Posted by Editoress on 06/11/12
Wet and muddy conditions did not stop the World Cup leaders for both the men and women from padding their leads in the standings at round three of the Downhill World Cup, as Aaron Gwin (Trek World Racing) and Emmeline Ragot (MS Mondraker) held off all challengers to record victories in Fort William, Scotland. Both spent much of their respective races sitting in the Hot Seat, after encountering problems during qualifying that resulted in early start positions.
In qualifying, the course was so dry that organizers resorted to wetting down sections of the run that was become extremely loose and washing out. However, overnight the always threatening Highlands rain moved in, and continued to fall more or less steadily throughout racing, backing off occasionally, only to return. The men also had to contend with mist on the open slopes of the upper section of the course, at times so thick that it became almost impossible to see more than ten metres ahead. Proof as to how poor the conditions were could be seen in the winning times: neither Ragot nor Gwin came close to the fastest times set in qualifying.
Ragot started halfway through the women's field, after a flat in qualifying put her well back in the field. Rachel Atherton (GT Factory) had set the fastest time in qualifying, a blazing 5:15.146, but early riders were having trouble getting under six minutes in race day conditions. Celine Gros (Team Morzine-Avoriaz/Haute-Savoie) was the only to do so before Ragot took a staggering 28 seconds off to claim the Hot Seat.
Women's podium photo gallery
As rider after rider came down, none could get within ten seconds of Ragot's time until the final two riders. Myriam Nicole (Commencal/Riding Addiction), the second fastest qualifier, came in 9.416 seconds slower than Ragot, so it was up to Atherton, the winner of round two a week earlier. Atherton came through the top split over a second and a half faster than Ragot, but lost nearly two and a half seconds by the second split, recovering slightly by the finish to end up 1.315 seconds behind. Nicole took third. Top North American was U.S. champion Jill Kintner (Norco International)in tenth, one spot in front of Canada's Miranda Miller.
"It was a long time that I was waiting, but I just tried to stay mellow," agreed Ragot. "I had a good feeling on my bike, but it was pretty muddy conditions and at the same time you have to go fast but not slip on the rocks, so it was hard conditions. After my flat I just had to be positive and think, 'tomorrow is another day', and it work."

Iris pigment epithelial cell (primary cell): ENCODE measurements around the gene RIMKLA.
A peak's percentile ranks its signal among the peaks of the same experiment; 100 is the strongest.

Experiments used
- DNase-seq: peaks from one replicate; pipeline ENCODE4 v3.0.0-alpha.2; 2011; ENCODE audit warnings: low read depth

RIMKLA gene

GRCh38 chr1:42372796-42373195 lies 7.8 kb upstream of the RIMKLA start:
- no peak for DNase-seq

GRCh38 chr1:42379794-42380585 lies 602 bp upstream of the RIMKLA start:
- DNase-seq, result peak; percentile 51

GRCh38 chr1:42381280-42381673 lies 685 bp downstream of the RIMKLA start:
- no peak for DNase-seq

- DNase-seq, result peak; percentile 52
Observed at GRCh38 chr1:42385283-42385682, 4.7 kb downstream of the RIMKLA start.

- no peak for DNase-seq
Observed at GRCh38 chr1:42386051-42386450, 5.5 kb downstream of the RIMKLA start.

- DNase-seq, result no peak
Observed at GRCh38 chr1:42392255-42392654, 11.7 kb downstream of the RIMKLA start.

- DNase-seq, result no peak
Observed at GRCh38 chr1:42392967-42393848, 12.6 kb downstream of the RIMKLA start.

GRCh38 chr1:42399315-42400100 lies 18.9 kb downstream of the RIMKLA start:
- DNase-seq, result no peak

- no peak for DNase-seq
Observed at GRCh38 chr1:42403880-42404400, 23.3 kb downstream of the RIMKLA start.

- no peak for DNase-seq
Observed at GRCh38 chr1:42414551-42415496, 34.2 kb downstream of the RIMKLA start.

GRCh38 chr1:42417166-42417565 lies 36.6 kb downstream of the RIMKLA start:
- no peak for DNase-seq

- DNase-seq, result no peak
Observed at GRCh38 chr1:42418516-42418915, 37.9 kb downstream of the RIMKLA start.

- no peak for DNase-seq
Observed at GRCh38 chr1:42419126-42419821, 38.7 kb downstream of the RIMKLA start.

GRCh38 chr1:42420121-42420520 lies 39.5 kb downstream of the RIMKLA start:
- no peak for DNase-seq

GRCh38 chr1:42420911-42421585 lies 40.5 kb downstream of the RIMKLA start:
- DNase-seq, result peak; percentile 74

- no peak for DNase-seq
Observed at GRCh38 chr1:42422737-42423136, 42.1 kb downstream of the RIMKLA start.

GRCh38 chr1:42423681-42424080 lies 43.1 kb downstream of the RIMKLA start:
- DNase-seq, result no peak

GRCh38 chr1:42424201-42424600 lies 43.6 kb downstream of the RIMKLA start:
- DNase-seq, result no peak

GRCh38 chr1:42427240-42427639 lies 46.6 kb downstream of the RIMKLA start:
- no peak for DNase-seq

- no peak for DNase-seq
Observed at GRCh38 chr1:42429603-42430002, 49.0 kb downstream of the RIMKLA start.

Ragot now leads the women's standings with 570 points, followed by Atherton - who missed round one - with 450 and Nicole at 441. Kintner drops one spot to seventh with 252 points, while Miller is in 14th with 95.
The men also struggled with the wet and slippery conditions, and it wasn't until there were less than 30 riders remaining that the five minute barrier was broken by young British rider Greg Williamson, at 4:57.864 . Williamson held onto the Hot Seat through seven more riders before Gwin obliterated it, knocking 9.654 seconds off the leading time - a time still nearly six seconds slower than Marc Beaumont's (GT Factory) best qualifying time. Gwin had crashed twice in qualifying, resulting in his much earlier than usual start position.
As the race counted down to the final ten riders, they began chipping away at Gwin's lead, but it wasn't enough. Greg Minnaar (Santa Cruz Syndicate), the winner of round one, was five seconds back despite dropping his chain mid run, a resurgent Sam Hill (Monster Energy-Specialized) was at three and a half seconds, and Gee Atherton (GT Factory) a second closer. Canada's Steve Smith (Devinci Global Racing) had qualified fourth, and was sixth fastest at the first split, less than two-tenths off Gwin's time, but then crashed on one of the slippery bridges further down to finish 19th.
Men's podium photo gallery
Only world champion Danny Hart could get within a second, after leading at the first split, but even he was 0.834 seconds back, while Beaumont crashed heavily high on the course, taking him out of contention. It was Gwin's second consecutive Downhill World Cup win of the season.
"I was coming down thinking it was going well, and it was a good run," said Hart. "But it's hard work, the new bottom section, when it's rain like it has. I just wish I could have gone eight-tenths faster."
"I didn't know if it would be enough," commented Gwin, who had crashed in qualifying. "That was a hard run, I didn't have much left at the bottom. It wasn't the best weekend for me, but I managed to pull it together. I can't believe it really."
Gwin now leads the standings with 650 points to Minnaar's 565, with Atherton at 495. Smith drops from fifth to sixth in the standings, with 302 points.
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